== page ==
Ada Support

The ultimate guide to building a knowledge base for customer service

Arjun Ruparelia
SaaS Writer and Content Marketer
Customer Service | 26 min read

Modern customers want to self-serve. Studies show that prefer to find solutions and answers themselves instead of speaking to a support agent. 91% of respondents specifically said they’d use an online knowledge base when available and tailored to their needs. That’s why most of your competitors have a knowledge base.

But how can your knowledge base deliver a customer experience that stands out?

In this guide, we discuss everything you need to build a customer service knowledge base that exceeds a modern customer’s expectations. We dive deep into how a knowledge base works, how it helps your business improve customer experience, and how AI can augment its power.

What is a knowledge base?

A knowledge base is an information library that enables customers to find information about a topic, product, or service.

Here’s what a knowledge base typically looks like:

A knowledge base includes content in various formats, such as articles, videos, and FAQs. So when your customer doesn’t know how to change their password, they don’t have to rely on support. They can read an article or view a video that illustrates the process.

Types of knowledge bases

A knowledge base can be internal or external. An internal and external knowledge base are conceptually the same but differ on two fronts: accessibility and content.

How to create a knowledge base for customer service

Some companies like to create one resource at a time. But if you have a need for speed, you can create all knowledge base resources at once.

The latter approach can be overwhelming. Your team will need to decide the content to cover, create text and video content, design the knowledge base, and organize the resources. But a well-defined process and software can make things easier.

Let’s walk through the step-by-step process to create a customer service knowledge base.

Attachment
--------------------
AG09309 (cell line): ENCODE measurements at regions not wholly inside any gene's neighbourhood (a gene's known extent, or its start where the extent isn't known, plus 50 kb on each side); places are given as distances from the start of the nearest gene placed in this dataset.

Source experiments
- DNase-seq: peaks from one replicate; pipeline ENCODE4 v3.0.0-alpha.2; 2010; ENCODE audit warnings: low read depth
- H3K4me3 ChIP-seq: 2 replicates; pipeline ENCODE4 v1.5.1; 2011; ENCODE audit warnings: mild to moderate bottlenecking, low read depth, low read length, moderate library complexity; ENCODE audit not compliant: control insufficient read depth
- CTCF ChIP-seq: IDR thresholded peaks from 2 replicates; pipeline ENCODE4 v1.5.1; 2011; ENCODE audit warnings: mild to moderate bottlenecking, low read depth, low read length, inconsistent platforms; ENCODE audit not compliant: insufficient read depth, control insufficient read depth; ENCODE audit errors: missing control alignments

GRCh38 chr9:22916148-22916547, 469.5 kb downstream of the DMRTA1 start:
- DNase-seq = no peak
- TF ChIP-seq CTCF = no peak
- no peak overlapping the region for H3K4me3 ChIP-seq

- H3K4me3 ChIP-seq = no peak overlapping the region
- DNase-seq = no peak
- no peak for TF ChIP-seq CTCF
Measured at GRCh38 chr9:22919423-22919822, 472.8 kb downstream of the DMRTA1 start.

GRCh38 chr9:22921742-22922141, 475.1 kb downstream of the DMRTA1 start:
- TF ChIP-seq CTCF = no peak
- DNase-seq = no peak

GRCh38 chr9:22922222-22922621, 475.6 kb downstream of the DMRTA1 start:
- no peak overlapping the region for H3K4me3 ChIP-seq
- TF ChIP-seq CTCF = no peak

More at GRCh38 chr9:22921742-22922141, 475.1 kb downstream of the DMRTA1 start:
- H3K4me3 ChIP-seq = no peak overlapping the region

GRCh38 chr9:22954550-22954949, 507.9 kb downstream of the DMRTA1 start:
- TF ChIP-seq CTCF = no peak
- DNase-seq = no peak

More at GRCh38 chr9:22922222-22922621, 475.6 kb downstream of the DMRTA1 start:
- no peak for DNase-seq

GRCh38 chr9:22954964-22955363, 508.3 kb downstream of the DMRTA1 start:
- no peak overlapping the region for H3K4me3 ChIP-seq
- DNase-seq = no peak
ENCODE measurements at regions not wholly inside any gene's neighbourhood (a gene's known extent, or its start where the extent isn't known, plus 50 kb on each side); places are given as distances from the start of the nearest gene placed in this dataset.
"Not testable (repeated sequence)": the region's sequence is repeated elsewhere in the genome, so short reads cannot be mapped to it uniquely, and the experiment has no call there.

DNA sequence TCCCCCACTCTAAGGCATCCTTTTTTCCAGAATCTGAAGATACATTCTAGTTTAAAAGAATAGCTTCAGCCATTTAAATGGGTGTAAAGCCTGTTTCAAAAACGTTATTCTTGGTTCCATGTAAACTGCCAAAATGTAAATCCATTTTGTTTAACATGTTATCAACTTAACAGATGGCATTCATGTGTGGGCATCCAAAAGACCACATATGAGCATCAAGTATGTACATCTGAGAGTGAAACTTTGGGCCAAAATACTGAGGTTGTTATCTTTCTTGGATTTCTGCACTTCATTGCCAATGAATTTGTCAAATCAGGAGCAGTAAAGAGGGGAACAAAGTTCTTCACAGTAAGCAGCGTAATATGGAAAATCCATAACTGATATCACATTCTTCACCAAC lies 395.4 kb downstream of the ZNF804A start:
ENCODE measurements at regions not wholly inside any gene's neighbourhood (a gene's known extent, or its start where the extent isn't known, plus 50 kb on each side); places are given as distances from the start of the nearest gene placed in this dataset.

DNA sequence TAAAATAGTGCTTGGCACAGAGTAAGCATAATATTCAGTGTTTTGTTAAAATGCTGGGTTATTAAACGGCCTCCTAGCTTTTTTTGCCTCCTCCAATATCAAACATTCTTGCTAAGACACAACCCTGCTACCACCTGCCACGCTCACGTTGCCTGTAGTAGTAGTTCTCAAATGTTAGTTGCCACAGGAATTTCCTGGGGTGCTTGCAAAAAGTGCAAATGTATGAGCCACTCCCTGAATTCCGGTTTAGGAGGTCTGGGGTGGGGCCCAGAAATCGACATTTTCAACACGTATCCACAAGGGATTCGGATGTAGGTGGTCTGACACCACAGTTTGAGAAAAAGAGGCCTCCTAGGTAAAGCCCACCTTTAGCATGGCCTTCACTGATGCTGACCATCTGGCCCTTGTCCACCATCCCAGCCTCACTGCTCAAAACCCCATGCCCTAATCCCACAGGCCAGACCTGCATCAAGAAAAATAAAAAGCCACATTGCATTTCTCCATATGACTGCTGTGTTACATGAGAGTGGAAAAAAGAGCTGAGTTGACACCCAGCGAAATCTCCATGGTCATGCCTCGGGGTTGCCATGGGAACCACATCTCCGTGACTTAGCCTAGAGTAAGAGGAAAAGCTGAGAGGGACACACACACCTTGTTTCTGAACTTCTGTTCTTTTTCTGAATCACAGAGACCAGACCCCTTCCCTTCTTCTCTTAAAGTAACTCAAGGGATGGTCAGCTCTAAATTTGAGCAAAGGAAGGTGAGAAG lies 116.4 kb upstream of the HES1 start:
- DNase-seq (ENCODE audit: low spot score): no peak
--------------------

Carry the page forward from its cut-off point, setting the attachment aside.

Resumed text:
Step 1: Define your audience

The audience for an external knowledge base is your customers. You’ll need to include information about your product — tutorials, troubleshooting guides, company policies, and FAQs.

Internal knowledge bases are built for employees. An internal knowledge base includes all the information in the external knowledge base, plus other resources like training modules, compliance information, and onboarding materials. Your focus when creating an internal knowledge base for customer service should be to make finding information and relaying it to customers easier for support agents and AI-powered automation tools.

Step 2: Research and prioritize your subject matter

Thorough research is vital to prioritizing information in your knowledge base. You’ve probably got a clear understanding of your customer, but we recommend you go even deeper; thorough research helps provide relevant information.

If you skip this step, you won’t know what information to prioritize — and that has consequences, like losing customer loyalty and poor ROI on your knowledge base.

To find content topics for your knowledge base and ensure you’re sourcing information customers truly need, we recommend

  • Go through support tickets: Identify the most common issues your customers have by reviewing customer conversations with support and include the solutions in the knowledge base.